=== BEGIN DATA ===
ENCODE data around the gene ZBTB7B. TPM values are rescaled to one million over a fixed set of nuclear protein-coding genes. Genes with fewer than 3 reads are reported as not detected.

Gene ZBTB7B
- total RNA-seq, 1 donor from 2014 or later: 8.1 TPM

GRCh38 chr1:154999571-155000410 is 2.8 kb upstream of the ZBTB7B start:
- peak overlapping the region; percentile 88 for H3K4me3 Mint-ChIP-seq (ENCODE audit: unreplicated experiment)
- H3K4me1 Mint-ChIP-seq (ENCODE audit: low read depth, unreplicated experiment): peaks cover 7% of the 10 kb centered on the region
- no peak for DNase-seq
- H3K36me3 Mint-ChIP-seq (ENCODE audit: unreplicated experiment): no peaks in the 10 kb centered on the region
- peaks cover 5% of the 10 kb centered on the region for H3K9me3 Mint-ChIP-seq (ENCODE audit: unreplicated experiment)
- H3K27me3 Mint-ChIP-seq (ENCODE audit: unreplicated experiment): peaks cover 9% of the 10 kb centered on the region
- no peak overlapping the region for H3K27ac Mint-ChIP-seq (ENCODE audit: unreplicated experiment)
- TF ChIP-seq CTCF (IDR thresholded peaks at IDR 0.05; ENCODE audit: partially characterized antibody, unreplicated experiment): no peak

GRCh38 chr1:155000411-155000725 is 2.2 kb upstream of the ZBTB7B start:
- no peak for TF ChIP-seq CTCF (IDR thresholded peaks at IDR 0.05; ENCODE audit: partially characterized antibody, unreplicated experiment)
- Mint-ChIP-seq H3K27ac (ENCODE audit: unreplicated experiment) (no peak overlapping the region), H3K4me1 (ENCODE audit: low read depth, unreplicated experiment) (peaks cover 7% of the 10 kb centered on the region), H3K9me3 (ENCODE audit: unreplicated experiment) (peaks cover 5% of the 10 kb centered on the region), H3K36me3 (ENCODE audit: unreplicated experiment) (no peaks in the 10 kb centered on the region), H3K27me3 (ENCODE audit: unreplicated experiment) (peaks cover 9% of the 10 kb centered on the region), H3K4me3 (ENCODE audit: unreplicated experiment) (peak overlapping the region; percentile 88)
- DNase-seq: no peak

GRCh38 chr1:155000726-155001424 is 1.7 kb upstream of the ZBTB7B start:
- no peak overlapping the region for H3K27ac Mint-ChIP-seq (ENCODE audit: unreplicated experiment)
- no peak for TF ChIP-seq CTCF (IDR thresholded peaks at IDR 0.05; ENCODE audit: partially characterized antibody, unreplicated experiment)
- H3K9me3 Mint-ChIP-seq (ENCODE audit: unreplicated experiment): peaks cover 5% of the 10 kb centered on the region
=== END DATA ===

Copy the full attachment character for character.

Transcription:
ENCODE data around the gene ZBTB7B. TPM values are rescaled to one million over a fixed set of nuclear protein-coding genes. Genes with fewer than 3 reads are reported as not detected.

Gene ZBTB7B
- total RNA-seq, 1 donor from 2014 or later: 8.1 TPM

GRCh38 chr1:154999571-155000410 is 2.8 kb upstream of the ZBTB7B start:
- peak overlapping the region; percentile 88 for H3K4me3 Mint-ChIP-seq (ENCODE audit: unreplicated experiment)
- H3K4me1 Mint-ChIP-seq (ENCODE audit: low read depth, unreplicated experiment): peaks cover 7% of the 10 kb centered on the region
- no peak for DNase-seq
- H3K36me3 Mint-ChIP-seq (ENCODE audit: unreplicated experiment): no peaks in the 10 kb centered on the region
- peaks cover 5% of the 10 kb centered on the region for H3K9me3 Mint-ChIP-seq (ENCODE audit: unreplicated experiment)
- H3K27me3 Mint-ChIP-seq (ENCODE audit: unreplicated experiment): peaks cover 9% of the 10 kb centered on the region
- no peak overlapping the region for H3K27ac Mint-ChIP-seq (ENCODE audit: unreplicated experiment)
- TF ChIP-seq CTCF (IDR thresholded peaks at IDR 0.05; ENCODE audit: partially characterized antibody, unreplicated experiment): no peak

GRCh38 chr1:155000411-155000725 is 2.2 kb upstream of the ZBTB7B start:
- no peak for TF ChIP-seq CTCF (IDR thresholded peaks at IDR 0.05; ENCODE audit: partially characterized antibody, unreplicated experiment)
- Mint-ChIP-seq H3K27ac (ENCODE audit: unreplicated experiment) (no peak overlapping the region), H3K4me1 (ENCODE audit: low read depth, unreplicated experiment) (peaks cover 7% of the 10 kb centered on the region), H3K9me3 (ENCODE audit: unreplicated experiment) (peaks cover 5% of the 10 kb centered on the region), H3K36me3 (ENCODE audit: unreplicated experiment) (no peaks in the 10 kb centered on the region), H3K27me3 (ENCODE audit: unreplicated experiment) (peaks cover 9% of the 10 kb centered on the region), H3K4me3 (ENCODE audit: unreplicated experiment) (peak overlapping the region; percentile 88)
- DNase-seq: no peak

GRCh38 chr1:155000726-155001424 is 1.7 kb upstream of the ZBTB7B start:
- no peak overlapping the region for H3K27ac Mint-ChIP-seq (ENCODE audit: unreplicated experiment)
- no peak for TF ChIP-seq CTCF (IDR thresholded peaks at IDR 0.05; ENCODE audit: partially characterized antibody, unreplicated experiment)
- H3K9me3 Mint-ChIP-seq (ENCODE audit: unreplicated experiment): peaks cover 5% of the 10 kb centered on the region